Client Anonymity. The client-identity-related data transmitted in our protocol include , , and . The identity is updated as per successful authentication, and only its hashed value is transmitted. Therefore, an attacker could not learn clients’ identities and could not track any client using eavesdropped data. The other identity-related data is client’s public key . The calculations of and first obscure with random value and then apply hashing: this ensures that attackers cannot link the transmissions to any specific client.

4.2. Performance Evaluation

Now we examine the performance of our scheme in terms of communication cost and computational cost. Regarding communication cost, we concern the number of message steps and the length of message length. Our scheme requires three message steps. It demands the message length , where denotes the length of hash function ( and ), denotes the length of string representation of one elliptic curve point, and denotes the bit length of q.

Next we examine the computational cost of our scheme. The client in our scheme demands , where denotes the time complexity of one elliptic curve point multiplication, denotes that of one elliptic curve point addition, denotes that of one XOR operation, and denotes that of one hash operation. The server averagely needs to find the matched client (each trial for one potential client takes two hash operations), where denotes the number of entries of potential clients in the database.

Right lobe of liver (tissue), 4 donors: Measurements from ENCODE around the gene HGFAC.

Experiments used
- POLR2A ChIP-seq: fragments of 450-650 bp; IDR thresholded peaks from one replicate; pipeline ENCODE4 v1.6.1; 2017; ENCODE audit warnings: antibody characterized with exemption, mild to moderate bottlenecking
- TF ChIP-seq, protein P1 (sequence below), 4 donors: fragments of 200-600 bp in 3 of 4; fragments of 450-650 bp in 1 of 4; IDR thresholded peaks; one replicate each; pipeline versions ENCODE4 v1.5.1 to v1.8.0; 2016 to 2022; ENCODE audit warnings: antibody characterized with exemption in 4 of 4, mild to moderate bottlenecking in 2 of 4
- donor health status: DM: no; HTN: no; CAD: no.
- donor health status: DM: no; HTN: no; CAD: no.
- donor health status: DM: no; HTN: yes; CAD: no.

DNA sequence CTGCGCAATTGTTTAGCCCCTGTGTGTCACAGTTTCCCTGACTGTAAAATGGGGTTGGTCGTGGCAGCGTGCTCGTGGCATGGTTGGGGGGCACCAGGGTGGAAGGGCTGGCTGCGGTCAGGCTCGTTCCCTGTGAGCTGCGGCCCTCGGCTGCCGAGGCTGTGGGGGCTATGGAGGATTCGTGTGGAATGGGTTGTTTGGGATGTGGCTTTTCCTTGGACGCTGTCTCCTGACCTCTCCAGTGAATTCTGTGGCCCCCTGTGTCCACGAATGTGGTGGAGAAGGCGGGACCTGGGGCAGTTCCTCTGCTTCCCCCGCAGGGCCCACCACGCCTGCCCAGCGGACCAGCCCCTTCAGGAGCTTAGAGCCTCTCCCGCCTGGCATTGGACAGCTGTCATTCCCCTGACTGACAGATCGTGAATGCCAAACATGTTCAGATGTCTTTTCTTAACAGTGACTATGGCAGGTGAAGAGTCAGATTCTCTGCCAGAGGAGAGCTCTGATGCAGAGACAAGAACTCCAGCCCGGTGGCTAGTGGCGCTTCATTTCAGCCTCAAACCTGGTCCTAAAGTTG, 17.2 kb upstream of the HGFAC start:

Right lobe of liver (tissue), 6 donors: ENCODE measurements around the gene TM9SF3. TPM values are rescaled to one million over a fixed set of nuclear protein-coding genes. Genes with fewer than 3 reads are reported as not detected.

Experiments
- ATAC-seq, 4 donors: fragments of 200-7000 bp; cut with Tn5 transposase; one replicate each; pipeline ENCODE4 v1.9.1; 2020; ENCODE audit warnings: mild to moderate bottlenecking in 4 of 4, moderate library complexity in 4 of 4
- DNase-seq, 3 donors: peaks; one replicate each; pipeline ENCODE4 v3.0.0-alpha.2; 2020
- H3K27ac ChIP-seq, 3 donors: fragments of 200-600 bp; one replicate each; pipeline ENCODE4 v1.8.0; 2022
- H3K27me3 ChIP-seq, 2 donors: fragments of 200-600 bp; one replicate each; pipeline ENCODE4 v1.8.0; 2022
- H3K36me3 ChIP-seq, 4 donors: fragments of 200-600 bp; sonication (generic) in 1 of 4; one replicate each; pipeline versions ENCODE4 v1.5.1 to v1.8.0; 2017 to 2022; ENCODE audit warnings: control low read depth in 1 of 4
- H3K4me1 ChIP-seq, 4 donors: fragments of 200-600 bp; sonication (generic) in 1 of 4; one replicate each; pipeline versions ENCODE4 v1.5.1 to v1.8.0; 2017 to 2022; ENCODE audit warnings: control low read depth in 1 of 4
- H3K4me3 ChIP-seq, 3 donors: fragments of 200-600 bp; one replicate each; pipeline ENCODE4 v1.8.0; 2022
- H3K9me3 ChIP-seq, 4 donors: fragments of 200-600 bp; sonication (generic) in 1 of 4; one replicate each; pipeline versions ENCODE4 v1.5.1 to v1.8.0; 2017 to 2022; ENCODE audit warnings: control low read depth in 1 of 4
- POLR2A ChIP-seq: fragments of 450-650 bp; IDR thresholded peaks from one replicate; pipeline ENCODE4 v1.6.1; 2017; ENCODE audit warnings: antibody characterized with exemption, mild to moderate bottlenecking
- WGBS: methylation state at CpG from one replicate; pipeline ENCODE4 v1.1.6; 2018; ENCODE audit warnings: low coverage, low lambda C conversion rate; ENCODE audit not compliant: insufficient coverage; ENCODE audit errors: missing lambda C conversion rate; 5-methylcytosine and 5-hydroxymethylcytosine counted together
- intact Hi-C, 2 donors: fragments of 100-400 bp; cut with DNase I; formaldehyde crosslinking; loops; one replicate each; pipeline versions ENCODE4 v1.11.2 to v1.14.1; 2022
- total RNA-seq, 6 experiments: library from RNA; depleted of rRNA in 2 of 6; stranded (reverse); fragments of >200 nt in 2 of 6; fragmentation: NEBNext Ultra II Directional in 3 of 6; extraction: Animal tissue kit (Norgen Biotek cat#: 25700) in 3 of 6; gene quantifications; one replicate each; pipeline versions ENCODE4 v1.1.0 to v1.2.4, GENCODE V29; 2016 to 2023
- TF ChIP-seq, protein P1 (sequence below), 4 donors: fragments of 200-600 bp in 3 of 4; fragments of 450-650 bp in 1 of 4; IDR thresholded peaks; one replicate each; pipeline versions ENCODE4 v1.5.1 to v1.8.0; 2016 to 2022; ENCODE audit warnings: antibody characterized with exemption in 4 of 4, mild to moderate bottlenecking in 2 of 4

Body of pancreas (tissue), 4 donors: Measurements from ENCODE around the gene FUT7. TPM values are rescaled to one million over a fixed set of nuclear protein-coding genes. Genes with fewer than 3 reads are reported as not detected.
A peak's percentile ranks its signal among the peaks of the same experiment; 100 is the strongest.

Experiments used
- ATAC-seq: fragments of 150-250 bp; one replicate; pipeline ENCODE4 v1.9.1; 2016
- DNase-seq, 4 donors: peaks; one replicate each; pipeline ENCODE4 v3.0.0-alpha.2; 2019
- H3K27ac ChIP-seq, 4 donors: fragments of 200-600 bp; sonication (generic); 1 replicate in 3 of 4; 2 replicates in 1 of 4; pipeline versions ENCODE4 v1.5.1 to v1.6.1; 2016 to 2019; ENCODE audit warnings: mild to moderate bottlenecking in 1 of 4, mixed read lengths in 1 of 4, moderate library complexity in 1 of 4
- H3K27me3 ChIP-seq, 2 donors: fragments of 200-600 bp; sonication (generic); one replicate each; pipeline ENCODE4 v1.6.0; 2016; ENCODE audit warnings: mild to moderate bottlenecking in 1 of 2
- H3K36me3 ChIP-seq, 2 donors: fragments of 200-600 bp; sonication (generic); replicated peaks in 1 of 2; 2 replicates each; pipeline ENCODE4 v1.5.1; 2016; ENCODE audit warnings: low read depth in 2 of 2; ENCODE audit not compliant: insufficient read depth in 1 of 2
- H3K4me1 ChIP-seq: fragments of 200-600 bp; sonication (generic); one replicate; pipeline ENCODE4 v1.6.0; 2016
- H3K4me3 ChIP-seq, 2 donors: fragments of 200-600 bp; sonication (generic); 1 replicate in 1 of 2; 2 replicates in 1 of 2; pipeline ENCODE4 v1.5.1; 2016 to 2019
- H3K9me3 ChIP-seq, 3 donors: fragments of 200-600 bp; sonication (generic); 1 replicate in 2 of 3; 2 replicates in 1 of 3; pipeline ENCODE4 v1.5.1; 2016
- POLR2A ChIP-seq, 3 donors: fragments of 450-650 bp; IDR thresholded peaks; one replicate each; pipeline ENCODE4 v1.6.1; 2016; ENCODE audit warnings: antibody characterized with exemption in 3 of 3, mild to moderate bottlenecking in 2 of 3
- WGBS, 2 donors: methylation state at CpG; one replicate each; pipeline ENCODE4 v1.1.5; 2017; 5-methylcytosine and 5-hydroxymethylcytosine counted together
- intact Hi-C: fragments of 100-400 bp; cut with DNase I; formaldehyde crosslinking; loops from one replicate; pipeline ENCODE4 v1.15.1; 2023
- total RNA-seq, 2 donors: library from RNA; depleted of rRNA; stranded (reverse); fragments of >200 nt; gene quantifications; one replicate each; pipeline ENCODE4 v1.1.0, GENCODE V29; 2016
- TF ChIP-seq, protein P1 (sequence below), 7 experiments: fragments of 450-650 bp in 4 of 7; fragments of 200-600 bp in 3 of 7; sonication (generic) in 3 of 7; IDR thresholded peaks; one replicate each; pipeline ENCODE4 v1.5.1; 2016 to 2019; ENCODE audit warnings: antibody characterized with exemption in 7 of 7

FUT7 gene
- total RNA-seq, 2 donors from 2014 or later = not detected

Table 1 summarizes the performance comparison of the proposed scheme with its counterparts. The notations used in the table are introduced in the bottom of the table. The security of the schemes [1012, 14] is based on RSA and the CDHP problem, and our scheme is based on the MECDHP problem. Please note that even though the authors [15] claimed that their scheme was based on the ECDHP problem but actually its session key security was based on the privacy of nonce and the fixed D-H key (the fixed key ), if one private key of either the server or the client is compromised, then the fixed D-H key and one nonce are compromised; therefore, its security is not strong as the ECDHP.

Table 1: Summary of performance comparison among two-party key agreement schemes with client anonymity.